shown that melatonin can clearly induce drowsiness in human beings .
This rhythm has re-cently been implicated in the syndrome called
Sea-sonal Affective Disorder (SAD) though it's mecha-nism still remains
puzzling.
Chemical Physiology;
After a cursory glance at the present medical theo-ries as to the
function of the pineal gland it is neces-sary to go further into the
physiology of the actual process to understand fully the thesis
elaborated by S Roney-Dougal in her book.
It is known that Melatonin is linked with the neuro-chemical Serotonin
(a chemical transmitter in the brain) . which is stored in the synaptic
vesicles. The concentration of serotonin is 50 times higher in the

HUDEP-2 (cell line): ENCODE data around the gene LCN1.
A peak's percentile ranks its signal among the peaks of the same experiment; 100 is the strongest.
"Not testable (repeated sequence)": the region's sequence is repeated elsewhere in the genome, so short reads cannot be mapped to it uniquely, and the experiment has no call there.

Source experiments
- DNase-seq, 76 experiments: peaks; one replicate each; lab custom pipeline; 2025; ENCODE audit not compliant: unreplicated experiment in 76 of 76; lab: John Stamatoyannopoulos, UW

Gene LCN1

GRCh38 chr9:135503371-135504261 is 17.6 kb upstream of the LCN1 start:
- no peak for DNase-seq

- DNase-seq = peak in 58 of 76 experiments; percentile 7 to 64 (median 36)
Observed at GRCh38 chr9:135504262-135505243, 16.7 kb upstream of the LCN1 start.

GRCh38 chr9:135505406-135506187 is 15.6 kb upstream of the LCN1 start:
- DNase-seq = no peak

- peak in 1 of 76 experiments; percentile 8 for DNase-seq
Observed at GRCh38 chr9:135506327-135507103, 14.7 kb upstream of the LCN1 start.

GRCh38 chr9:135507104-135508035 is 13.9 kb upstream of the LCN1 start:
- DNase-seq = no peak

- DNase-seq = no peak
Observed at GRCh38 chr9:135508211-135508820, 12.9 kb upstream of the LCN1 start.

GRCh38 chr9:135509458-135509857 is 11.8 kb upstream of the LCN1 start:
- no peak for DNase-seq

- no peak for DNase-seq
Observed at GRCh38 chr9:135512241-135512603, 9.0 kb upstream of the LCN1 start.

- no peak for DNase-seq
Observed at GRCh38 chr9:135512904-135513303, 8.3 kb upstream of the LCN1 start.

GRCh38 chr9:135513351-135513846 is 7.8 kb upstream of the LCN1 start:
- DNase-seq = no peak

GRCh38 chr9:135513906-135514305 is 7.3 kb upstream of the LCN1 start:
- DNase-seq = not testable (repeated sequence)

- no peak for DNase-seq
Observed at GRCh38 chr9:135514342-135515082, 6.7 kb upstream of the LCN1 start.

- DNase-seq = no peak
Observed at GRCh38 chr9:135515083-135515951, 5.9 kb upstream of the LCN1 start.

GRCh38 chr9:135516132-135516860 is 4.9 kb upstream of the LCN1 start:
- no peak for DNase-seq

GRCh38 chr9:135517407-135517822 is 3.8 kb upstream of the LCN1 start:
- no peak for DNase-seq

pineal than in other parts of the brain. Normally Serotonin like other
neurotransmitters is inactivated by an enzyme called Monoamine Oxidase
(MAO). If this pathway is blocked and Serotonin builds up in the pineal,
other enzymes may convert the latter to
5-methoxy-N,N-dimethyltryptamine(5-MeDM.T) a hallucinogen similar to
DM1, another drug used by Amazonian Indians when making up their potent
brew for shamanistic purposes. Furtliermore Ilarmala alkaloids (to which
species Ayahuasca belongs) are potent serotonin antagonists, MAO
inhibitors and hallucinogens. According to one authority compari-son of
the chemical structures of various hallucino-gens and the structures of
neurotransinitters such as serotonin show incredibly close similarities
indicat-ing why they should have such a potent effect on the mental and
emotional states of individuals.
The Thesis of S. Roney-Douglas's book rests on the following hypothesis,
regarding the secretion (by the pineal gland) of another type of
compound called Beta-carbolines. These substances are chemically very
similar to the Rarmala alkaloids which are p0-tent hallucinogens. This
is the linchpin of her entire hypothesis since she argues that this